In Germany the temperatures are a LOT colder than the UK and the kids still play outside at breaks they just wear appropriate clothing.

Seriously, it won't hurt them. The HT was right IMO.

ClippedPhoenix Fri 23-Nov-12 23:25:52

grin at Ilovecakes.

socharlotte Fri 23-Nov-12 23:26:31

Running round gets you more chilled because you open up all the blood vessels in the surface of the skin and lose more heat. Just sayin'

BackforGood Fri 23-Nov-12 23:35:51

It's not the school that was being unreasonable, but the parents for not sending their children dressed for the weather as they were clearly in some exceptionally cold micro climate.
I doubt if they were outside for an hour anyway, as most schools have an hour in total for break, and they have to eat during that time too, but even if they had been, they should be running about, playing, and complainging about not being allowed to take their coats off because of the heat their bodies were generating.

WorraLiberty Fri 23-Nov-12 23:36:00

Blimey how did we ever survive in the past? confused

If they're sent to school appropriately dressed with gloves and hats etc...I'm quite sure they can survive the wicked elements of errrm....November.

Besides, if lunch time involves spending a whole hour in the playground, how long is their lunch break?

WorraLiberty Fri 23-Nov-12 23:38:27

On a separate note, I needed a word with my DS's teacher today after school.

When I entered the classroom I was hit with a wall of bloody heat that could have melted my eyebrows.

Now I understand why my DS has always insisted on a short sleeved school shirt in the Winter...because the kids are being cooked by the central heating.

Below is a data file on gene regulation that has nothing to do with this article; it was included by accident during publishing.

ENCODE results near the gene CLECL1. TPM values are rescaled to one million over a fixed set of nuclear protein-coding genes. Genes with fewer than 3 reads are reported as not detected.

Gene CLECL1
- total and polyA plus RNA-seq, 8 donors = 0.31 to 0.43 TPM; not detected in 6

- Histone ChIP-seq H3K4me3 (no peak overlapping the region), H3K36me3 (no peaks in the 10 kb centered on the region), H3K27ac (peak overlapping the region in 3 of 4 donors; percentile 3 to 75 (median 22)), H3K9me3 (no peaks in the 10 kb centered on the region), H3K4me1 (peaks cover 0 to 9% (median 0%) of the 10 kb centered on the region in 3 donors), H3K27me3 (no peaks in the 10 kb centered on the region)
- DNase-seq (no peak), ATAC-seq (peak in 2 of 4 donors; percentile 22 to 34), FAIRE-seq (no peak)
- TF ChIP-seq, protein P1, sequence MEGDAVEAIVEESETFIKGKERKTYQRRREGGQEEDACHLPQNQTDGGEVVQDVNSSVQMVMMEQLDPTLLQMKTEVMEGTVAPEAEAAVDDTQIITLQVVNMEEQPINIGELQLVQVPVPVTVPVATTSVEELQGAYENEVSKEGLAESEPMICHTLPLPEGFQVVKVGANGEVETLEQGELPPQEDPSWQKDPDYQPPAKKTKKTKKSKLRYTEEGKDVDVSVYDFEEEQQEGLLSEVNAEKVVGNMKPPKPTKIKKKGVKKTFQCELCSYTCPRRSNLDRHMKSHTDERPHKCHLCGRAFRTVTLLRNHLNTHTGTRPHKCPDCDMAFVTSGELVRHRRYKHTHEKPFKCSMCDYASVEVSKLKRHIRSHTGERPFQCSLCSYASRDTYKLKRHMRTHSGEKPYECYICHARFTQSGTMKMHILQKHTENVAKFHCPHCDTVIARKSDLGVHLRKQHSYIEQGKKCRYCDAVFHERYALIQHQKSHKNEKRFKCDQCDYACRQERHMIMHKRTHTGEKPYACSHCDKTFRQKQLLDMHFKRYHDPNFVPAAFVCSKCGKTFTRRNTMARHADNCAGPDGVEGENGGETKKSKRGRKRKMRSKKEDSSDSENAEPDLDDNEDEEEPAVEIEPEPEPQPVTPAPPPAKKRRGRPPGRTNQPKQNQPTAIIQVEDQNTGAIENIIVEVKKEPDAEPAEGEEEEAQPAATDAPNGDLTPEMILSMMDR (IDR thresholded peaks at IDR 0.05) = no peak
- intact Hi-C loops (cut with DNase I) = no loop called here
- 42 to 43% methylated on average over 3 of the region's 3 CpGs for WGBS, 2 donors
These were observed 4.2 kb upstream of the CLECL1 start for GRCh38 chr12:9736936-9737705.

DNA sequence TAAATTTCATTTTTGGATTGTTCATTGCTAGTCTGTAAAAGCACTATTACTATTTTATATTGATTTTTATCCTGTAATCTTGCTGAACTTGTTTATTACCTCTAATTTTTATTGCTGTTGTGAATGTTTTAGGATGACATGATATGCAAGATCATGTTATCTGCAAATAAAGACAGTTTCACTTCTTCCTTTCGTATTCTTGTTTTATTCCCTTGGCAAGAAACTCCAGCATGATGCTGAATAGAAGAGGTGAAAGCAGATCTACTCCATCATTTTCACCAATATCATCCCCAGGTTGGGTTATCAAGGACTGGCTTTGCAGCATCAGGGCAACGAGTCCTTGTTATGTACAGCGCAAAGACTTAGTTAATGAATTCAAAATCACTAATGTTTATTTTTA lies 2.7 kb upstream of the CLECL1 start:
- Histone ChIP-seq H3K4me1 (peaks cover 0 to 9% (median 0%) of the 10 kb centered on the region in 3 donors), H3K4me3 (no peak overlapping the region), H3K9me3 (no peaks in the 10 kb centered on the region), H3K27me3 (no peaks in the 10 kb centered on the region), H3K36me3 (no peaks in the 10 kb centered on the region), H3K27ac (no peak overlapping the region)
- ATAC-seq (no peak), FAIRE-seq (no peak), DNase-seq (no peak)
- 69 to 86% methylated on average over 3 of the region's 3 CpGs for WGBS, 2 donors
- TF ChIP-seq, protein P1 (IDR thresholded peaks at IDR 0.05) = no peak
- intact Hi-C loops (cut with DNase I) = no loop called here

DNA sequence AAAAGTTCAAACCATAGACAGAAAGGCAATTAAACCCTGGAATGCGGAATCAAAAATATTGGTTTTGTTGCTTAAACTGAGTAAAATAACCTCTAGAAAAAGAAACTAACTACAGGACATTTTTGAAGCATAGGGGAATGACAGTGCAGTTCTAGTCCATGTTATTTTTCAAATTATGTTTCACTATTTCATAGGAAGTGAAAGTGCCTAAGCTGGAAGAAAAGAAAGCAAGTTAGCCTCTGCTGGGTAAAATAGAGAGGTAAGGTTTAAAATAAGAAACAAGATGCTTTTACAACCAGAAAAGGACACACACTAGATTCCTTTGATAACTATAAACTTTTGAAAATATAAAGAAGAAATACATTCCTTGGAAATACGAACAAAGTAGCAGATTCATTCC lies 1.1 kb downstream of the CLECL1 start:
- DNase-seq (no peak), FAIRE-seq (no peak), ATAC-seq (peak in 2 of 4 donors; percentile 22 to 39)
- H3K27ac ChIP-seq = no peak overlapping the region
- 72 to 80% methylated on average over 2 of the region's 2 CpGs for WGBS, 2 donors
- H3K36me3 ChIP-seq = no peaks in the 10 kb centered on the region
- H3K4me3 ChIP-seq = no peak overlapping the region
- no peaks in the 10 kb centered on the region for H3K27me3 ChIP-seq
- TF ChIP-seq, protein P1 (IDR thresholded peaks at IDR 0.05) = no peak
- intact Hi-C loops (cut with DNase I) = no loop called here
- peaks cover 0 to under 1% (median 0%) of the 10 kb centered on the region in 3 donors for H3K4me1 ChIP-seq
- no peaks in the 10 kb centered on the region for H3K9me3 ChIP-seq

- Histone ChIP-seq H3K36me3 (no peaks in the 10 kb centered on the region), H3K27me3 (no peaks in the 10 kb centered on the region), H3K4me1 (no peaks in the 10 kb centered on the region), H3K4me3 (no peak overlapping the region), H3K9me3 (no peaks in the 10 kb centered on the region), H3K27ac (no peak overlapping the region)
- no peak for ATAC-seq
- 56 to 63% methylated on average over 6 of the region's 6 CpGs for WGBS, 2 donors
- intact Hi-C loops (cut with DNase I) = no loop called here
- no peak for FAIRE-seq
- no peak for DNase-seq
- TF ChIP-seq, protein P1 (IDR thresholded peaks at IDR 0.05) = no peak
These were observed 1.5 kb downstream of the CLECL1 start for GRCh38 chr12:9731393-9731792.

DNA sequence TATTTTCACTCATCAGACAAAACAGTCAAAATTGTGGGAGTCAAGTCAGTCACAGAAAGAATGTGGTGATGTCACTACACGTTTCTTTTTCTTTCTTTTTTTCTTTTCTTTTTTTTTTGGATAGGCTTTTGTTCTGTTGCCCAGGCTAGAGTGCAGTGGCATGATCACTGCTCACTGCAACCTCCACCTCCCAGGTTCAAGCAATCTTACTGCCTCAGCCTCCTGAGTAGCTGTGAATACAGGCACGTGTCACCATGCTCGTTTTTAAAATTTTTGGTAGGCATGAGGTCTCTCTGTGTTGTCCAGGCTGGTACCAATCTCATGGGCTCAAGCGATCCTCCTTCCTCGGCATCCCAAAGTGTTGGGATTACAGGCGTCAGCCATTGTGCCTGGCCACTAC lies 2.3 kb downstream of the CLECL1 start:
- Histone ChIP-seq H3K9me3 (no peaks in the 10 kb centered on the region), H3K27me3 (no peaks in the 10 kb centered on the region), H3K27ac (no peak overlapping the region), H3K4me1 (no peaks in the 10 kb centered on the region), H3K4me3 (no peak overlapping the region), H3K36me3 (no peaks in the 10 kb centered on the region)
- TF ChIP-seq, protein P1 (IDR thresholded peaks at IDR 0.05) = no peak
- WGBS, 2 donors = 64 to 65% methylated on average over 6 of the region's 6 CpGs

EmmelineGoulden Fri 23-Nov-12 23:45:34

For the most part British weather is mild enough to play out in all year with the right clothes.

Very windy days suck though. It's no fun playing most games when the wind is harsh and biting. Won't hurt them, but I don't think there's any benefit to 15 minutes of misery between lessons. Just isn't conducive to learning.

BlackholesAndRevelations Fri 23-Nov-12 23:50:35

Oh my god. YABU. wheny class has to stay in for wet play they are climbing the WALLS.

blanksquit Fri 23-Nov-12 23:57:07

It's quite mild here at the moment (further south than wales), but windy. I don't think an hour will cause them any discomfort unless it's -5 or something.

They should have a coat and gloves.

WorraLiberty Fri 23-Nov-12 23:58:49

I'm still trying to work out how long their lunch break is?

It must be at least an hour and a half long.

stargirl1701 Fri 23-Nov-12 23:59:47

Nope. There's no such thing as bad weather just bad clothing. Children should be outside at break unless the temperature drops below -10 degrees or the wind is so strong they are at risk from debris falling from buildings.

sashh Sat 24-Nov-12 02:48:01

Running round gets you more chilled because you open up all the blood vessels in the surface of the skin and lose more heat. Just sayin'

We don't have blood vessels in the surface of the skin